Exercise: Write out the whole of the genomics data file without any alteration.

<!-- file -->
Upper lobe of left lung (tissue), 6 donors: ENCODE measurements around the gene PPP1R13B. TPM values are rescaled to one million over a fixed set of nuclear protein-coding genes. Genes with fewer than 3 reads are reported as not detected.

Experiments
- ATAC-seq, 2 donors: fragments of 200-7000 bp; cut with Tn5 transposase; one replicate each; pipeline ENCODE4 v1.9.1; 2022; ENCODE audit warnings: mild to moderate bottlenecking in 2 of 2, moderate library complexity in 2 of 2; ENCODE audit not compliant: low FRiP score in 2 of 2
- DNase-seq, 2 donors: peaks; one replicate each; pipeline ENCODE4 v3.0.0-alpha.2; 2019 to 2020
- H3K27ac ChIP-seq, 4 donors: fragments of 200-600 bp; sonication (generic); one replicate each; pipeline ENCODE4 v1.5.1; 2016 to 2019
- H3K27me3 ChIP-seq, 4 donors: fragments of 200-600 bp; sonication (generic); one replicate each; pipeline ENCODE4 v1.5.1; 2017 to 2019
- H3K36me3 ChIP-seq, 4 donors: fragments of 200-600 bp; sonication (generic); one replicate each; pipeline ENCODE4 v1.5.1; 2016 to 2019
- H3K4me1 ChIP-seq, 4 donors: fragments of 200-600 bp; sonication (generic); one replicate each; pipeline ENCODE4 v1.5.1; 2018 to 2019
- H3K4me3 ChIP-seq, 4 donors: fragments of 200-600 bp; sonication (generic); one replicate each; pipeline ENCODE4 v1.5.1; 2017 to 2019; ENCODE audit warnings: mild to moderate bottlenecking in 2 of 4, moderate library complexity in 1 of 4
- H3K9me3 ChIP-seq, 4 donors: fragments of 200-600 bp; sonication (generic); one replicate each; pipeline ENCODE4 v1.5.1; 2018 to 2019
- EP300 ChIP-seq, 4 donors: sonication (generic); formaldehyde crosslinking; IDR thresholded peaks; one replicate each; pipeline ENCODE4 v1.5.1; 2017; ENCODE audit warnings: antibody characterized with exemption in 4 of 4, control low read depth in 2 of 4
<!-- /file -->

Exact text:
Upper lobe of left lung (tissue), 6 donors: ENCODE measurements around the gene PPP1R13B. TPM values are rescaled to one million over a fixed set of nuclear protein-coding genes. Genes with fewer than 3 reads are reported as not detected.

Experiments
- ATAC-seq, 2 donors: fragments of 200-7000 bp; cut with Tn5 transposase; one replicate each; pipeline ENCODE4 v1.9.1; 2022; ENCODE audit warnings: mild to moderate bottlenecking in 2 of 2, moderate library complexity in 2 of 2; ENCODE audit not compliant: low FRiP score in 2 of 2
- DNase-seq, 2 donors: peaks; one replicate each; pipeline ENCODE4 v3.0.0-alpha.2; 2019 to 2020
- H3K27ac ChIP-seq, 4 donors: fragments of 200-600 bp; sonication (generic); one replicate each; pipeline ENCODE4 v1.5.1; 2016 to 2019
- H3K27me3 ChIP-seq, 4 donors: fragments of 200-600 bp; sonication (generic); one replicate each; pipeline ENCODE4 v1.5.1; 2017 to 2019
- H3K36me3 ChIP-seq, 4 donors: fragments of 200-600 bp; sonication (generic); one replicate each; pipeline ENCODE4 v1.5.1; 2016 to 2019
- H3K4me1 ChIP-seq, 4 donors: fragments of 200-600 bp; sonication (generic); one replicate each; pipeline ENCODE4 v1.5.1; 2018 to 2019
- H3K4me3 ChIP-seq, 4 donors: fragments of 200-600 bp; sonication (generic); one replicate each; pipeline ENCODE4 v1.5.1; 2017 to 2019; ENCODE audit warnings: mild to moderate bottlenecking in 2 of 4, moderate library complexity in 1 of 4
- H3K9me3 ChIP-seq, 4 donors: fragments of 200-600 bp; sonication (generic); one replicate each; pipeline ENCODE4 v1.5.1; 2018 to 2019
- EP300 ChIP-seq, 4 donors: sonication (generic); formaldehyde crosslinking; IDR thresholded peaks; one replicate each; pipeline ENCODE4 v1.5.1; 2017; ENCODE audit warnings: antibody characterized with exemption in 4 of 4, control low read depth in 2 of 4